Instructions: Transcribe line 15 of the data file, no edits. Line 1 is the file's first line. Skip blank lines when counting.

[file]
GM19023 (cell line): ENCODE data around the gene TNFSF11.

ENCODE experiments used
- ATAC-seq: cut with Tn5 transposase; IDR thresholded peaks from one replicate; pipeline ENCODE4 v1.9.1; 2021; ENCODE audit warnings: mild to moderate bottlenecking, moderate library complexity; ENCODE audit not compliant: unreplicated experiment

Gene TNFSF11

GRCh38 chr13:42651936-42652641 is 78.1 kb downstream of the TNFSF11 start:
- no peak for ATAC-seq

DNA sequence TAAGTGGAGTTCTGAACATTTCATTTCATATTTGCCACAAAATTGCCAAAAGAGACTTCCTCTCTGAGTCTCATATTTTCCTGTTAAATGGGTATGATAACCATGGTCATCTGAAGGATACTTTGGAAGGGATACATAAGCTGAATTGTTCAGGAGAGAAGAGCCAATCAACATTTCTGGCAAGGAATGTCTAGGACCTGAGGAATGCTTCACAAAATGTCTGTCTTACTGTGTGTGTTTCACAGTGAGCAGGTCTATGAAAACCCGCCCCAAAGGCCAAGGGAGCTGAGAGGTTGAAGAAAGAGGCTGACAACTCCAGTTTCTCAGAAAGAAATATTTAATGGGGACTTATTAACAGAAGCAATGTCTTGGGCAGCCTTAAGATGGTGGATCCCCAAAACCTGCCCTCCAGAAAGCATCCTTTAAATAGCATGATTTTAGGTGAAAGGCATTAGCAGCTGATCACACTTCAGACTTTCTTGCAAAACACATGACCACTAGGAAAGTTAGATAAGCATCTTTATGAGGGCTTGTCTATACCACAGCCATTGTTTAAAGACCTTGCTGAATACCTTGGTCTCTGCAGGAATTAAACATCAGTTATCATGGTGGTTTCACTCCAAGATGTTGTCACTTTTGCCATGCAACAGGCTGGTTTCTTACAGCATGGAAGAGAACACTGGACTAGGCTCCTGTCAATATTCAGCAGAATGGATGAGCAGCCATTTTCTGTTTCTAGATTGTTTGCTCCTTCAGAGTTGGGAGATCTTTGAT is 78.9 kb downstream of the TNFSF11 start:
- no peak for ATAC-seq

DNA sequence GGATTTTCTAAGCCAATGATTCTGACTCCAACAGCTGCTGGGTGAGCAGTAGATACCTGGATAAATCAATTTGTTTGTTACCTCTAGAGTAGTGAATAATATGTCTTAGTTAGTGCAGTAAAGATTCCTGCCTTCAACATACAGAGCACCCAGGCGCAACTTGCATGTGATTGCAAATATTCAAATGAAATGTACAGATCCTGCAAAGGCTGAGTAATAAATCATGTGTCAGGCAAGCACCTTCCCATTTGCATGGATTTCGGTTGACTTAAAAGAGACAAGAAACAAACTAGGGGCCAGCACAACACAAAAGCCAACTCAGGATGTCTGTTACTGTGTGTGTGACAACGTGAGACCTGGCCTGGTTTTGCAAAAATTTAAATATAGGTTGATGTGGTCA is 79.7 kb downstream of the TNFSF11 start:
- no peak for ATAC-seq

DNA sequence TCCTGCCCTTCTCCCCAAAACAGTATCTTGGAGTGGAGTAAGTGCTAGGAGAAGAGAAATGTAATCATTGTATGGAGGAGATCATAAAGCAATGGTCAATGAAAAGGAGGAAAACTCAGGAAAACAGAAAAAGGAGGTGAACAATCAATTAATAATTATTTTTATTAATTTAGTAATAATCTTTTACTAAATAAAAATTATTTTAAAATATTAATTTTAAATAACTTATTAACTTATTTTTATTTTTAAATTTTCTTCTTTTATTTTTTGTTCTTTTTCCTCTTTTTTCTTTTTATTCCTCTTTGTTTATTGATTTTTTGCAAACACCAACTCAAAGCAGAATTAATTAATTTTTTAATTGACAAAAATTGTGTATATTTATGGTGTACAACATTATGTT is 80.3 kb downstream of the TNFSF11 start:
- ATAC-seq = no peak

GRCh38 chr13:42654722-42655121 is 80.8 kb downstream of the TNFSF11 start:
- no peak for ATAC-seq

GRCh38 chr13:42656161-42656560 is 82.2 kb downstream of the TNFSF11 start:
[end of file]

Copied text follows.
GRCh38 chr13:42656161-42656560 is 82.2 kb downstream of the TNFSF11 start: